Darin Gordon is the former director of TennCare and draws on more than 20 years of experience in public health care finance, policy and operations to advise government agencies, payers, providers, investors and top 10 consulting firms. He currently works with C-level clients across the country providing solutions to complex health care issues.
What inspired you to go into healthcare? Tell us about your career journey.
My journey has been a series of responding to “asks.” Simply put, saying “yes” to unanticipated opportunities has led me to where I am today. In fact, healthcare was not my original career goal; my first goal was the one I decided when I was in the fifth grade. That was the year I realized I wanted to do something that would have a meaningful impact and would help others. I was convinced I would become a lawyer.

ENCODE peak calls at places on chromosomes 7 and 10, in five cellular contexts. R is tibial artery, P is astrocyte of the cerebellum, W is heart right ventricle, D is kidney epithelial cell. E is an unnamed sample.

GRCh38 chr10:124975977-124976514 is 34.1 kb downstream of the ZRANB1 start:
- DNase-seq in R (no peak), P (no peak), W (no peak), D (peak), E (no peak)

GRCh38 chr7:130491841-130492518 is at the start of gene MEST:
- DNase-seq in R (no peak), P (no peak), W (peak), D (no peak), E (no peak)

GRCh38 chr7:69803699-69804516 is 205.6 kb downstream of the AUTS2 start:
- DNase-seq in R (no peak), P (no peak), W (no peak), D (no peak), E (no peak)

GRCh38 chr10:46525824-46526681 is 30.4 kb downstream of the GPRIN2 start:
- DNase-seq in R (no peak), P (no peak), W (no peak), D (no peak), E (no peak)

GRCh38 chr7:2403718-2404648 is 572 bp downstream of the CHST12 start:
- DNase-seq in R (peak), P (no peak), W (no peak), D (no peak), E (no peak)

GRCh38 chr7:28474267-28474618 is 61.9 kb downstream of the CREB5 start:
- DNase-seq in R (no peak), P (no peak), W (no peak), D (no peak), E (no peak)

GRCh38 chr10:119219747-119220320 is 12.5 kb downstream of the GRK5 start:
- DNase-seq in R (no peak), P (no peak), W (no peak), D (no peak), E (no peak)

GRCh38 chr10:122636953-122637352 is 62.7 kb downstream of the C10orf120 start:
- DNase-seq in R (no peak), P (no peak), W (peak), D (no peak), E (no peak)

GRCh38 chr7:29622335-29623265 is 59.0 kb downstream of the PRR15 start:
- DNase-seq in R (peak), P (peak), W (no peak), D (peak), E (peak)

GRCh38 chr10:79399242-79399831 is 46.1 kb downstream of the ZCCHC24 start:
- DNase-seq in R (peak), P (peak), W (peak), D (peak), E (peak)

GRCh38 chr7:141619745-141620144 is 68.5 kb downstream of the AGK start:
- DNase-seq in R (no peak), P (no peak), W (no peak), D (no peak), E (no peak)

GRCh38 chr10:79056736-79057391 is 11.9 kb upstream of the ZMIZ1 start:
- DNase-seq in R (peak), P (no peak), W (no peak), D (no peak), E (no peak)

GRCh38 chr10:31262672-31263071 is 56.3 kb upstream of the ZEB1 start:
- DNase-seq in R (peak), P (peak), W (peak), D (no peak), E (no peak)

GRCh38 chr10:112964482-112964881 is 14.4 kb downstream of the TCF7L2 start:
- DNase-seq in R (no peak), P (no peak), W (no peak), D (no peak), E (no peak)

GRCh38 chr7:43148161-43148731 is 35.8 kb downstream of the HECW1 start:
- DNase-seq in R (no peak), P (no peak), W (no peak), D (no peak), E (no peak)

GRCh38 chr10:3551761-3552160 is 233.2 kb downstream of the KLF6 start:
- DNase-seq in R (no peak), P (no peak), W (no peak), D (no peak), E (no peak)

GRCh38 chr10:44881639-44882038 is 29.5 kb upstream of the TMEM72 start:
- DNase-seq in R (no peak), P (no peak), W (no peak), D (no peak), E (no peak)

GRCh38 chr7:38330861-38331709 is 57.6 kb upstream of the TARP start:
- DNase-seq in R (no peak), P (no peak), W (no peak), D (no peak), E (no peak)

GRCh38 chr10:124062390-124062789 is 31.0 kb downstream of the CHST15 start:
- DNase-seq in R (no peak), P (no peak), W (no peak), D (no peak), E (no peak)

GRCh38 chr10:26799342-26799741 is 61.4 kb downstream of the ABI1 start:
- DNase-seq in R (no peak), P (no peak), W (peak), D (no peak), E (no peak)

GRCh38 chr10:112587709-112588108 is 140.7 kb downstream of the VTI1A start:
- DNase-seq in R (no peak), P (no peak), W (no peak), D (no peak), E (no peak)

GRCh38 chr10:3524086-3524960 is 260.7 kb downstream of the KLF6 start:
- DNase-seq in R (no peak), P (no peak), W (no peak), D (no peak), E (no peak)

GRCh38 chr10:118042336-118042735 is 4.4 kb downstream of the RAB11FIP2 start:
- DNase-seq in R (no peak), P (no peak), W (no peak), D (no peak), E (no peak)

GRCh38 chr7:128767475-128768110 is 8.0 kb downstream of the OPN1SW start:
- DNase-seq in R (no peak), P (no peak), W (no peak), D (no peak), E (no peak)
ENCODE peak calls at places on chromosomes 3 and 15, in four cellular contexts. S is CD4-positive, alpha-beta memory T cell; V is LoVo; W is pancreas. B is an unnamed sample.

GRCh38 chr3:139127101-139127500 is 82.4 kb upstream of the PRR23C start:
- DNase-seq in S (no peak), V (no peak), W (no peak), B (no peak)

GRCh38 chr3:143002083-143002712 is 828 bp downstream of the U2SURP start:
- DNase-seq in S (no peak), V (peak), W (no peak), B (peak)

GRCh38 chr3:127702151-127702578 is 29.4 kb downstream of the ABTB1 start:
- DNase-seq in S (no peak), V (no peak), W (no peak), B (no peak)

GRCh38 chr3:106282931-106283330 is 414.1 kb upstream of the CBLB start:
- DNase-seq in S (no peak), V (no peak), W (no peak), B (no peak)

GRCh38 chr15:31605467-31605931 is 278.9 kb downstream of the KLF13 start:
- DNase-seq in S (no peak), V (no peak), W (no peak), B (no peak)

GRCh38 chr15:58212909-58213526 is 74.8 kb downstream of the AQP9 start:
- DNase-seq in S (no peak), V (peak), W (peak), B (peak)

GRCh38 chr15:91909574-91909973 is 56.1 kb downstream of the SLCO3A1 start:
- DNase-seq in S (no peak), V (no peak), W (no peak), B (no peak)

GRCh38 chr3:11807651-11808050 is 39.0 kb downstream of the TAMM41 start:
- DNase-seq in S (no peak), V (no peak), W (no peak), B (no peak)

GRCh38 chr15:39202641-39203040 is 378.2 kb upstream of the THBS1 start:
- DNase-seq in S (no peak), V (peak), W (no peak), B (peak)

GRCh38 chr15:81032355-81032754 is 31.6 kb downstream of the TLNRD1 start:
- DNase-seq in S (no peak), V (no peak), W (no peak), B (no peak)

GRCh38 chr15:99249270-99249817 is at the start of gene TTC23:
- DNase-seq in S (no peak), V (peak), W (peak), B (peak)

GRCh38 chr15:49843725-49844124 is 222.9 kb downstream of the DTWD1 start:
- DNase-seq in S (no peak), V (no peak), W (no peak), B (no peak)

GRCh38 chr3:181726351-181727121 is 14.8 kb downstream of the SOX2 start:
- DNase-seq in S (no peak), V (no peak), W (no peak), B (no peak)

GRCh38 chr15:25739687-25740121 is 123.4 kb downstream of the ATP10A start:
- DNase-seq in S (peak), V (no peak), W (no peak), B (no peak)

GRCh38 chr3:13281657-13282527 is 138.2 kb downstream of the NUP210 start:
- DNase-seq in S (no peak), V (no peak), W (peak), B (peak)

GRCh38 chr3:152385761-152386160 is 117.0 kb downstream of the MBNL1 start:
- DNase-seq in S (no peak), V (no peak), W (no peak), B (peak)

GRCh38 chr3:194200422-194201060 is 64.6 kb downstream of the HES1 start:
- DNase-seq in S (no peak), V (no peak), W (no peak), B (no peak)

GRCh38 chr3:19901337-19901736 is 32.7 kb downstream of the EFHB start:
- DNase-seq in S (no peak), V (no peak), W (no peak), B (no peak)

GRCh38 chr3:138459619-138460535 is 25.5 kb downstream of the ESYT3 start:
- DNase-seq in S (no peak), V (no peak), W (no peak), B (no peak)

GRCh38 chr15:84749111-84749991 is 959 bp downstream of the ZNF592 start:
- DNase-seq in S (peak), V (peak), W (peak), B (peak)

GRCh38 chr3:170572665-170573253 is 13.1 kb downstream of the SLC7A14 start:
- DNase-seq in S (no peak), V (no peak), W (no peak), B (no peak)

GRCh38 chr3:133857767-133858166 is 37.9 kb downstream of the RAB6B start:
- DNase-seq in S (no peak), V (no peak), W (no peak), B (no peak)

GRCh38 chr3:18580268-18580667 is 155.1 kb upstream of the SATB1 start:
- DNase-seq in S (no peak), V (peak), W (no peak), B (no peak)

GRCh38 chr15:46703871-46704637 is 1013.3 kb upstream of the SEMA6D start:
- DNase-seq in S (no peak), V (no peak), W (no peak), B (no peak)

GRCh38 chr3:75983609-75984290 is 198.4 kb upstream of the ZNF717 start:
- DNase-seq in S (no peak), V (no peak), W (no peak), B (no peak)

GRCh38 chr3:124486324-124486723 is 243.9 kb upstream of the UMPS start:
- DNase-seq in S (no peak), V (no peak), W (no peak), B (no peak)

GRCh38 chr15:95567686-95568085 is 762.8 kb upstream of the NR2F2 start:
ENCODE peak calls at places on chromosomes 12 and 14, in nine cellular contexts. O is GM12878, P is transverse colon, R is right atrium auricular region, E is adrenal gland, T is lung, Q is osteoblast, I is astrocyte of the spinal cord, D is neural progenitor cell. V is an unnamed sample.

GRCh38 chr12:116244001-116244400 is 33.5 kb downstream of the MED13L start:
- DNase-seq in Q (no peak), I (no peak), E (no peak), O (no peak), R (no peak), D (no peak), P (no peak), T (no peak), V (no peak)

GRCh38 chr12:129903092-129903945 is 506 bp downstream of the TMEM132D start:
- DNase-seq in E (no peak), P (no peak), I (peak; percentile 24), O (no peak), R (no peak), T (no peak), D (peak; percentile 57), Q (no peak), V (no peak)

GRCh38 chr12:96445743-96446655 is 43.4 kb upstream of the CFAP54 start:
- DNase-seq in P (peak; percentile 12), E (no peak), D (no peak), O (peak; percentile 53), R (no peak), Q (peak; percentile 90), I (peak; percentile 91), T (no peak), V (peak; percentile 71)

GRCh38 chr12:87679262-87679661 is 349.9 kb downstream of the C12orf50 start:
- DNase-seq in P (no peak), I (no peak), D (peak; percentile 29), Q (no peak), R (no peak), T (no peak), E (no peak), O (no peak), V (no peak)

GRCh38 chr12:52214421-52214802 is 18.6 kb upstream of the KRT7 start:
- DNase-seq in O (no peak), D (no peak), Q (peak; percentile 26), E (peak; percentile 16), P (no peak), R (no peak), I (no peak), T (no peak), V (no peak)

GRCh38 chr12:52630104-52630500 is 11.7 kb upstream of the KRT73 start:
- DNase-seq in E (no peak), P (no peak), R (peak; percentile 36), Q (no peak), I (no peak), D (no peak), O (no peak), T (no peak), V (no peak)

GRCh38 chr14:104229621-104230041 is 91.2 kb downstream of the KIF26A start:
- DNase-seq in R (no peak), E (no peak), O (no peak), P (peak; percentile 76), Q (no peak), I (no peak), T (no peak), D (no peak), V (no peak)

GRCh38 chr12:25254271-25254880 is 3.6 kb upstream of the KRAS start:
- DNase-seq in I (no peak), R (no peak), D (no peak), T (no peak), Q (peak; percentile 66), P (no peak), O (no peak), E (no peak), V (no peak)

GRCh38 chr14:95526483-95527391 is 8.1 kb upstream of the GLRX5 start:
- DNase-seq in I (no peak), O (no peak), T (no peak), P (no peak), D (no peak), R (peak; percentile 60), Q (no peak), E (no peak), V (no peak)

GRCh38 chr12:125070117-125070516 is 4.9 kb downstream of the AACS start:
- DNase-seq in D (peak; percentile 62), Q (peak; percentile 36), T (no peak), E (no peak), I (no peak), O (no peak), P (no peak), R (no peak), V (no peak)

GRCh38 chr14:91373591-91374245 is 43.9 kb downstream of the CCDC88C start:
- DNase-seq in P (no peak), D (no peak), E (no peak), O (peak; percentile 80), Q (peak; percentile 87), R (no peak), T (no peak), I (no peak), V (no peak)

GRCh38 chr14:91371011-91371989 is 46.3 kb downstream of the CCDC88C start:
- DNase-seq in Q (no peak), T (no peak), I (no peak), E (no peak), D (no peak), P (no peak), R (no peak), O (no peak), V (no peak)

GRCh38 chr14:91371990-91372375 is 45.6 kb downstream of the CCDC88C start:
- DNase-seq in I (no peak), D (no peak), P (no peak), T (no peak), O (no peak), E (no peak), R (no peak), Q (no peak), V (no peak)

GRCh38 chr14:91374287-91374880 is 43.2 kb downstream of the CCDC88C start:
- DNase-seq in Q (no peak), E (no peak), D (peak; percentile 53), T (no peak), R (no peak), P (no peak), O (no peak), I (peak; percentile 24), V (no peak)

Thankfully, life has a funny way of presenting you with the opportunity to take different paths – some that end up being a far better fit than the path you originally intended. While in college, still pursuing my aspiration of becoming a lawyer, an advisor suggested that I apply for a competitive internship in the state legislature. I was assigned to the Senate Finance Ways and Means Committee and learned a great deal about state programs and funding – and the significant impact one could have in public service. Following the internship, I was asked to continue as a research analyst for the committee and I accepted. Serving in that position introduced me to the variety of the major issues facing the state. More importantly, I began to learn the difficulty of balancing many important competing needs with the limited resources available to meet those needs.